Saturday, March 24, 2007
In Demand: Totto Chan's Tomoe Gakuen
Among the first things I worried about, during the process of moving back to Indonesia, was finding a school for our kids. A decent school in Bandung that they enjoy going to, that doesn't stress them out, that provides a pleasant learning environment. What I've heard so far, during my search, hasn't been satisfactory. Contradicting opinions always came up whenever we were considering upon one school after another.
Until the first days after our arrival in Bandung, I still had no clue where to start. Public schools are automatically out of count, because Dhanu and Lindri, being foreigners, are not entitled to enrol into one. International schools are also out of the question, because we have no means to pay the US$-rated fee (especially compared to Dhanu's former school in Amsterdam, where he went to for free). Besides, they would have English as their daily language, which would confuse our kids even more. So the choice narrowed down to private schools.
I was thinking of visiting some recommended private schools one by one, with the hope that they would still let our kids start school as soon as possible (the new semester has already started for a couple of weeks when we arrived).
But these schools.. well, my experiences of going to one for 11+ years (from Kindergarten to Junior High) are similar to what the students of such schools face nowadays. I don't mind the emphasize on discipline. What I do mind is when our kids are stressed out by too much homeworks, exams, intra- and extra-curricular activities. I tend to disagree when a child's achievement is valued by their (exam) grades and ranks in class. Moreover, there are still expenses for their uniforms, books and other necessities.
To tell you the truth, I was quite worried about kids nowadays who already measure 'friends' by their belongings. I heard of a 9-10 year old kid asking a new classmate, "What does your father do? How much does he make? What kind of car does he have?" Isn't that frightening?
I secretly longed for an elementary school similar to Totto Chan's Tomoe, where kids can be what they are: children who enjoy playing, exploring things and surroundings, and discovering their own interests - and are allowed to conduct such behaviours in school hours. And (with a faint hope) whose enrolling and monthly fees do not cost too much.
Lord Above be Praised, it only took within a week of our lives in Bandung until I got convincing recommendations from friends whose children go to this one school: Cendekia. Most of these friends are fellow alumnis (and lecturers) of the Faculty of Arts and Design ITB; the rest are their spouses and people I know from other sources. The way they promoted their kids' school is, "There's no homework!" or "They don't have to wear uniform!" or "We don't have to buy school books!"
We rightaway made a plan to visit the school, along with Dhanu and Lindri. I met some of these friends that day, who waited for us after they took their kids in. We were introduced to Pak Er, the headmaster, who then showed us around the school.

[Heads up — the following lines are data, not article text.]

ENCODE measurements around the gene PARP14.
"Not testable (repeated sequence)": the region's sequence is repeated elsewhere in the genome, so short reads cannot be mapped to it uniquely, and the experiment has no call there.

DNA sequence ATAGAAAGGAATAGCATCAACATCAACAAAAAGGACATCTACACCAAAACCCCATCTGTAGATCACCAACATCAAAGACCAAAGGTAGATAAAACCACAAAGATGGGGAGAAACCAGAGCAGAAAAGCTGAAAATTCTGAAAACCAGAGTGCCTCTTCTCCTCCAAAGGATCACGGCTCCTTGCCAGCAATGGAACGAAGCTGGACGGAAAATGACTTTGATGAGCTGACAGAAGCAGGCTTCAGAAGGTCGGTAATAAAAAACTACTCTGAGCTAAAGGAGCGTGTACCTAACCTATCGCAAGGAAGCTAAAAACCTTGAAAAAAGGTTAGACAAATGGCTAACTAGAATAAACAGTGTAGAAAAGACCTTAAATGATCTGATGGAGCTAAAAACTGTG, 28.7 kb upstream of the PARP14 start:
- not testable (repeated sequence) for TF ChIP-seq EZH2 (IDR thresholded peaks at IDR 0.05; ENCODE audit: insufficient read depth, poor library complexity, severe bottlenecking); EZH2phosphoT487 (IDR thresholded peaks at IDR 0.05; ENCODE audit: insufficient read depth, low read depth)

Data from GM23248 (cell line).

It is a small school, looking very homey and welcoming. They have daycare, playgroup and kindergarten classes as well, besides the elementary school classes. The ratio between teacher and students is 1:10. Dhanu's class-to-be, Grade 1, consists only of 8 students! This fact was what impressed me the most, knowing that Dhanu would need a lot of attention in his adjusting period.
Dhanu entering the school yard
Pak Er continued to explain that the students go through the day not based on subjects (Math, Science, etc.) but by projects. And - as my friends said - if there's an exam, we (parents) are not notified and the kids would do their exam without being aware that they are being tested. I was told that graduates from Cendekia elementary school also did a standard test (from the government) and they could manage. The school focuses on developing children's social skills, or leadership skills (hence the name Cendekia Leadership School) - training them to be independent and outspoken, with manners. It is an Islamic school that emphasizes on the understanding of conducting properly in daily life based on their belief.
The school seemed friendly enough, so we agreed to have some days of trials for our kids. Surprise, surprise, our kids were allowed to start in the next day already! And they seemed eager to go, as well, after one week of 'doing nothing' at home (or being dragged around by me).
So, the next day, I took them there and left them for a full school hour (08:30-16:00). That day, on the move, I kept checking my mobile to see if the school tried to contact me due to our kid(s) having trouble. But nothing happenned; they were quite content.
Dhanu shows his desk in his classroom
It's been almost two months now since Dhanu and Lindri became Cendekia students. So far, they never refuse to go to school and there's hardly any task that they have to do at home. They spend the rest of the day playing, until dinner time, and are happy to go to school again the next day. We had pleasant and informative conversations with their teachers and we know almost everyone in that school. Not to mention that we often get rides to school (thanks, Ira! :D) and from school (thanks to Ira, Mbak Dona and Bu Endang :D). Most importantly for us, Dhanu and Lindri are adjusting themselves happily in his new school. I think this is mainly due to the school's concept to recognize personality and characters of each child and to nurture his/her unique potentials accordingly. This school is definitely not a 'pupils factory' (borrowing Ivan Illich's term in Deschooling Society). In short, we are satisfied with how things are going so far. We might have found a 'Tomoe', and we need more of such!
Dhanu and Lindri standing next to a staircase that goes to Dhanu's classroom